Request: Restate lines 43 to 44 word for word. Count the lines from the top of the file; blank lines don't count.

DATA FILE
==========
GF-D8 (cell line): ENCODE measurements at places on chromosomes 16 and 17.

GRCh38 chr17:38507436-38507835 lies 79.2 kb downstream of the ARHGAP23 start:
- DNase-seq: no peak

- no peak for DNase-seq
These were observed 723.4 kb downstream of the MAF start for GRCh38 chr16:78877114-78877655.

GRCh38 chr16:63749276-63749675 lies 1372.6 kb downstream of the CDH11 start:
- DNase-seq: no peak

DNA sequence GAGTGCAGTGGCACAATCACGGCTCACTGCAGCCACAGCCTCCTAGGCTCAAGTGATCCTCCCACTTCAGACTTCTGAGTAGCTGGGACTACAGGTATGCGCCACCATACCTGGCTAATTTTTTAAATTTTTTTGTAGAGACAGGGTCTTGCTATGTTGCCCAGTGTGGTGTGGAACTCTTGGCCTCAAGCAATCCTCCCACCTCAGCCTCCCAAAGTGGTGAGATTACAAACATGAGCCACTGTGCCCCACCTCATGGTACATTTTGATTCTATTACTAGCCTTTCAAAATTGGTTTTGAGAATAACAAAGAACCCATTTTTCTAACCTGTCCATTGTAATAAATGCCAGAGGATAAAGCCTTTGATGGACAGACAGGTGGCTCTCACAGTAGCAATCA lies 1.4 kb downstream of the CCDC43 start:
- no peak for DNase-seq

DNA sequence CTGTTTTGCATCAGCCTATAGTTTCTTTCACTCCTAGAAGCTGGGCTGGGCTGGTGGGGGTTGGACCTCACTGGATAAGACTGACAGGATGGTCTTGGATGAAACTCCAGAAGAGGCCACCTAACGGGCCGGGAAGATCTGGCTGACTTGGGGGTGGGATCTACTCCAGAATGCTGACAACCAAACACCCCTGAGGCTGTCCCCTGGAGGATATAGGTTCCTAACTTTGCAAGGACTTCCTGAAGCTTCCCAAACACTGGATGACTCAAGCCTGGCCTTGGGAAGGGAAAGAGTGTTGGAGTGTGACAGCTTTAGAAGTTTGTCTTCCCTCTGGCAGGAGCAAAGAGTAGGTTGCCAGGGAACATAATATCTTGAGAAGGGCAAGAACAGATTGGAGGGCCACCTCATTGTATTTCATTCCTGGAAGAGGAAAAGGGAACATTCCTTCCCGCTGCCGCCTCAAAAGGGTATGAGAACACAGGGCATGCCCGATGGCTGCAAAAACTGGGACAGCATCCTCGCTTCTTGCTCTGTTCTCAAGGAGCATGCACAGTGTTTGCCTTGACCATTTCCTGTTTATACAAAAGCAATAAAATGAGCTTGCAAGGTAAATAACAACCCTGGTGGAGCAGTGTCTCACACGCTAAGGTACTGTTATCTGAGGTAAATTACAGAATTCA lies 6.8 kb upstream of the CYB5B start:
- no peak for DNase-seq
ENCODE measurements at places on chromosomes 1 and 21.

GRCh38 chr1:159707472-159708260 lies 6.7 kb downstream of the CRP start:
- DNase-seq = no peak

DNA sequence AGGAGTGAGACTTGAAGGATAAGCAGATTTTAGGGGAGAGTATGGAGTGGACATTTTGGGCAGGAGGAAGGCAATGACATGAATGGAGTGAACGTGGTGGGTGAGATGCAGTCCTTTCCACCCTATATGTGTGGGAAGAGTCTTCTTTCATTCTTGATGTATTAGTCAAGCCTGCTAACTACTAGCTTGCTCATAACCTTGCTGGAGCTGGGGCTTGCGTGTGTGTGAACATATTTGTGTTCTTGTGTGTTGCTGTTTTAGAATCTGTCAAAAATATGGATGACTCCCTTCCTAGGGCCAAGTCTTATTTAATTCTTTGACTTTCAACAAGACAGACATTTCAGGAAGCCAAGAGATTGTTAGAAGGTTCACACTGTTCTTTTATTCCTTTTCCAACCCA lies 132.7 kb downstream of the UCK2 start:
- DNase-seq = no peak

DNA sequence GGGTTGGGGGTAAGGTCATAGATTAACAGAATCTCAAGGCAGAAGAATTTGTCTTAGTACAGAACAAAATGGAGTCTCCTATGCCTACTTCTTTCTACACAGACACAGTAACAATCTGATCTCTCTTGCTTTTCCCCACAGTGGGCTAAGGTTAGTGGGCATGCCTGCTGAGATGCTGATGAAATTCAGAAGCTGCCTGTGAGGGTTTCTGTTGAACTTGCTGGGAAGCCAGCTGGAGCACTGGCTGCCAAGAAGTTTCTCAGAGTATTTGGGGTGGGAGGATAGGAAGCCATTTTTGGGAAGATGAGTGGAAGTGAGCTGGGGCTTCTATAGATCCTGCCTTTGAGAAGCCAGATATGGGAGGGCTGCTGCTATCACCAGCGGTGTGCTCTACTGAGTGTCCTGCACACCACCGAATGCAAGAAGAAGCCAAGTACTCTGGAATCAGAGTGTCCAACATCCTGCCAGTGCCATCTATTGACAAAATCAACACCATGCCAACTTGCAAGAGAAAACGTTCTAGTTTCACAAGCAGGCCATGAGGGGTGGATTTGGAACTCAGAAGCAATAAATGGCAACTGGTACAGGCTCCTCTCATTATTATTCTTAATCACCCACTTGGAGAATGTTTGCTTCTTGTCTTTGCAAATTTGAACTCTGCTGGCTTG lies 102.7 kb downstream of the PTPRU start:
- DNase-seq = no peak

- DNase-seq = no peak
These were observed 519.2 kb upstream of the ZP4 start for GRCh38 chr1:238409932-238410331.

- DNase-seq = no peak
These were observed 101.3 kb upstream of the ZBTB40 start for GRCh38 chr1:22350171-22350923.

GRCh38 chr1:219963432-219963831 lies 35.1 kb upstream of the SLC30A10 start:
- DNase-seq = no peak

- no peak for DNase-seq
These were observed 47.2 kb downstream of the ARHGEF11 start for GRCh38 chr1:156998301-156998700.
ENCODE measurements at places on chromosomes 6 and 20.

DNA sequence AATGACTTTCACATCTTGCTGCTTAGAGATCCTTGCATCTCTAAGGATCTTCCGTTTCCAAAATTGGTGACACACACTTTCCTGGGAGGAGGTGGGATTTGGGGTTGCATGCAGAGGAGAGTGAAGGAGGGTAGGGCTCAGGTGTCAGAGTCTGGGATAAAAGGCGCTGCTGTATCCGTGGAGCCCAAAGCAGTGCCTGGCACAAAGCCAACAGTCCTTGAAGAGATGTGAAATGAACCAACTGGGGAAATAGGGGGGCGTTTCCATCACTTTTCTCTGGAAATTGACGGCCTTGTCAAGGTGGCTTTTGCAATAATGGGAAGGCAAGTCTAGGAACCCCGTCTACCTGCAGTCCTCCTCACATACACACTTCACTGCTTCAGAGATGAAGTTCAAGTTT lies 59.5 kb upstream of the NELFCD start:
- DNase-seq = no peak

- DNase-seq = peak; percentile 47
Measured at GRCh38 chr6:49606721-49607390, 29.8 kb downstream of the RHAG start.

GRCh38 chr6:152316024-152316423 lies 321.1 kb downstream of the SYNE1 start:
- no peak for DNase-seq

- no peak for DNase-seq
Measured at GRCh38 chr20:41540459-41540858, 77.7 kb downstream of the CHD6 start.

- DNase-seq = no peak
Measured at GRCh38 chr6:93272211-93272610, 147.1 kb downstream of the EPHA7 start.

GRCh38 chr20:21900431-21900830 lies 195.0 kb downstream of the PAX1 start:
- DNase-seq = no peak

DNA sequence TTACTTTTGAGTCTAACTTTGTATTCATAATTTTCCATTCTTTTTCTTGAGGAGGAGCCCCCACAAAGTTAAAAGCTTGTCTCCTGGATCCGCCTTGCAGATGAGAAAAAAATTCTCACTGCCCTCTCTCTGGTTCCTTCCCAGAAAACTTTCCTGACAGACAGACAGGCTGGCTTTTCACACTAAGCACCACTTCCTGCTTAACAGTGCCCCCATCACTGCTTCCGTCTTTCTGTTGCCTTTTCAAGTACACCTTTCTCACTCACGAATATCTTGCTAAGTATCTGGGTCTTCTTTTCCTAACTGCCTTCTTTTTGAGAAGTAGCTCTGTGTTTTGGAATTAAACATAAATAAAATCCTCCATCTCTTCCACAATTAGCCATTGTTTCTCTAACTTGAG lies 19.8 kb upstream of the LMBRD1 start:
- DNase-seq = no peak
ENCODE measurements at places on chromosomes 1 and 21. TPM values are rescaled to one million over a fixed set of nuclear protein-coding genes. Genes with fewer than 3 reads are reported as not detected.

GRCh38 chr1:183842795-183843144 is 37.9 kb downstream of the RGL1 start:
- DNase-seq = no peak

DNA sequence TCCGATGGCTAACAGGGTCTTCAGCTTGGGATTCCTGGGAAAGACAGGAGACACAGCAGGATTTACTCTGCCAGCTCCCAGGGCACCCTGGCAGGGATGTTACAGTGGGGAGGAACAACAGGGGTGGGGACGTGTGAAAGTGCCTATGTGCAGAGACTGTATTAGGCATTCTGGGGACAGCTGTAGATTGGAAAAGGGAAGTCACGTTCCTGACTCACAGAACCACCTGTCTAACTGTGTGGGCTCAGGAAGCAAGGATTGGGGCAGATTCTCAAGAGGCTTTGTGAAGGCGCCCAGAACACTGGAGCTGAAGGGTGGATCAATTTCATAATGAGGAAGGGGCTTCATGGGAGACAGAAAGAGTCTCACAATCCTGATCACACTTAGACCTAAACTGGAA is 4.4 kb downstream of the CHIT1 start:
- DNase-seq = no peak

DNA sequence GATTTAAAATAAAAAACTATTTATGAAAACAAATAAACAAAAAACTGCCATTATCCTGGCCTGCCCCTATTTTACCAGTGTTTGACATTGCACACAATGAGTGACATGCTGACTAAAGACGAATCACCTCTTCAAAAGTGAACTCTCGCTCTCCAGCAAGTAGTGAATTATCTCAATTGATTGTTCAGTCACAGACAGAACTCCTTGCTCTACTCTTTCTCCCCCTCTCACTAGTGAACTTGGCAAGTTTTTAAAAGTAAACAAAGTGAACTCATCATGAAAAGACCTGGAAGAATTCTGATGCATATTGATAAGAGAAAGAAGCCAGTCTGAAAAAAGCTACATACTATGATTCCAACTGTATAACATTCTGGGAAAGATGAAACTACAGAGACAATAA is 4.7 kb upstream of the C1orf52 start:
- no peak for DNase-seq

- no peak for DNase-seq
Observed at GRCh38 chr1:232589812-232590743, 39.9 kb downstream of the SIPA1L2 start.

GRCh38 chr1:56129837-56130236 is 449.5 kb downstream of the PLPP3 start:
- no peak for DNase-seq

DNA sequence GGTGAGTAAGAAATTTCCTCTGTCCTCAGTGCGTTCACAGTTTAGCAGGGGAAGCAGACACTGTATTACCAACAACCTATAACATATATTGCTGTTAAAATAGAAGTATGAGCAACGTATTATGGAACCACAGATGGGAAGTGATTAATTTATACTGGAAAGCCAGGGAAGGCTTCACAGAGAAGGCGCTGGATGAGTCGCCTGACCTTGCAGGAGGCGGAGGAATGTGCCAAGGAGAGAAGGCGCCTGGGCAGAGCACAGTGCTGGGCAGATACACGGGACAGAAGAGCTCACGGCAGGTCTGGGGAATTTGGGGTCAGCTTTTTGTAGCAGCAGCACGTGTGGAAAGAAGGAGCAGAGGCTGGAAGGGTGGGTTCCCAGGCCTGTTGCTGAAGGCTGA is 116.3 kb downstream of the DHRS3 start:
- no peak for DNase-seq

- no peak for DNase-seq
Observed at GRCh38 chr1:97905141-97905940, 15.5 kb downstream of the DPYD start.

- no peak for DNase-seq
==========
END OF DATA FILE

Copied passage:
GRCh38 chr1:183842795-183843144 is 37.9 kb downstream of the RGL1 start:
- DNase-seq = no peak